For investors who have come to the realization that a slumping loonie and underperforming economy means they should buy more U.S. equities, there's good news and there's bad news. First the bad news: You're pretty late to the party. The good news? There's still a party going on.
"We've been pounding the table on this call for three and a half years," said Stuart Hinshelwood, vice-president of U.S. equities with BMO Nesbitt Burns Inc. in Toronto. "You should be diversifying up some assets into the U.S. and always have exposure, similar to having exposure to other areas and other asset classes in the world."
While the S&P 500 has had a spectacular three-year run compared with Canada's TSX/S&P, he does not expect the tables to turn anytime soon, meaning that it still makes sense to check into the U.S. recovery party, even if investors may be 11th-hour crashers.
Mr. Hinshelwood's call can be broken down to three components: the economy, the market and the currency.
Canada is first and foremost a trading nation, and it has (through the federal government and Bank of Canada) signalled to everyone that it is A-okay with a free-falling currency. Many observers expect it to drop another nickel from its current value to 85 cents compared with the U.S. buck.
Any fall in the currency means a bonus return on U.S. equities held by Canadian investors.
As for the economy, Mr. Hinshelwood is a U.S. bull and a Canada bear. The U.S. economy is one of the few in the world that can pretty much go it alone. About 70 per cent of its economy is consumer driven, while about 11 per cent is comprised of exports.
Additionally, the country is enjoying its own made-in-America economic boom.
"The best emerging market in the world is middle America," Mr. Hinshelwood said. That is being driven by less expensive energy supplies from shale gas, regional bank loan growth and employment growth. That, too, is driving the decoupling of the U.S. economy from the rest of the world.
The third pillar of his "invest U.S." strategy is the great breadth of its market. Canadian investors know all too well how our markets are dominated by commodities (energy, materials and metals) and the financial sector. "Canada has two sectors. When those two sectors stumble, there is no way the TSX can move higher."
Contrast that with the United States, where commodities are a small part of the S&P 500, its economy is broadly diversified and many companies are global giants. An investment in many U.S. equities therefore benefits not just from U.S. growth but also international economic growth.
Many investors are now worried about whether U.S. markets can maintain their mojo. Mr. Hinshelwood said that is the wrong approach.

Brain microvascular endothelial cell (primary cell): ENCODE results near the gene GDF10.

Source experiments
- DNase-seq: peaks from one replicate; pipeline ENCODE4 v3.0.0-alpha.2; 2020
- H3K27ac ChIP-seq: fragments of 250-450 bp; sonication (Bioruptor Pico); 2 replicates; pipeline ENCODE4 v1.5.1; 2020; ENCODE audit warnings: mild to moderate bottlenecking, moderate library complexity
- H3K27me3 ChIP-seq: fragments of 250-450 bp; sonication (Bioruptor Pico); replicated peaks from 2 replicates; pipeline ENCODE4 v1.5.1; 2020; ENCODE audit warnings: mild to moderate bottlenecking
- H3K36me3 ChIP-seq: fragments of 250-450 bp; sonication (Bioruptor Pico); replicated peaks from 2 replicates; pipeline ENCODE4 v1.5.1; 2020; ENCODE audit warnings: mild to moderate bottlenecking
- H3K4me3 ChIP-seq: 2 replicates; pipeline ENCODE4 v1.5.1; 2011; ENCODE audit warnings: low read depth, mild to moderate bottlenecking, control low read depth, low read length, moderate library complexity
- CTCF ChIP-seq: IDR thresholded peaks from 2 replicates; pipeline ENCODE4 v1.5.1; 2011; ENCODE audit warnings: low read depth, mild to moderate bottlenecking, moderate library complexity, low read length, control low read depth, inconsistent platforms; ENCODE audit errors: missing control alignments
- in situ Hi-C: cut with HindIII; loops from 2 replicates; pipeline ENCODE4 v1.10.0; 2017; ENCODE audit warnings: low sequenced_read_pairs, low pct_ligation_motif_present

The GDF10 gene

"Don't focus on that. Focus on good companies that have opportunities and management teams that have a good understanding of where their prospects lie."
At the top of the "buy" list for Mr. Hinshelwood is the industrial sector. "These companies have cut the costs out of their business," whether that is headcount or selling off underperforming assets. He ticks off names such as General Electric, United Technologies Corp. or Illinois Tool Works, all of which are diversified and have substantial international exposure.
He also likes the technology sector: "There's a lot of good technology companies that you can pick up for relatively reasonable valuations, and they have got global opportunities in front of them."
Finally, don't forget about health care – as much as the majority of Americans would prefer not to discuss it.
"The health care system in the U.S. is broken. It is really about costs and bringing down costs, bringing down bureaucracies and making it more efficient and spreading it to more people in a cost-effective manner."
The beneficiaries of a better U.S. health care system? Managed care distributors and pharmaceutical companies.
Given the 40-per-cent outperformance of U.S. markets to those in Canada, and the expectations that this will continue, it still makes sense to buy south of the border for most investors. Just don't expect those spectacular results of the past three years, said Vincent Delisle, managing director for investment strategy with Bank of Nova Scotia in Montreal.
Buying U.S. securities gives Canadian investors exposure to sectors that are simply hard to buy here at home: industrials, technology, consumer discretionary, consumer staples and health care.
He sees plenty of pent-up potential in housing, auto sales and lending.
"U.S. banks got killed in the recession, where Canadian banks performed very well," he said. "One area where you may want to prioritize the U.S. would be in financials. Technology is also an area in the context of recovering business spending, the technology hardware and software sector should benefit."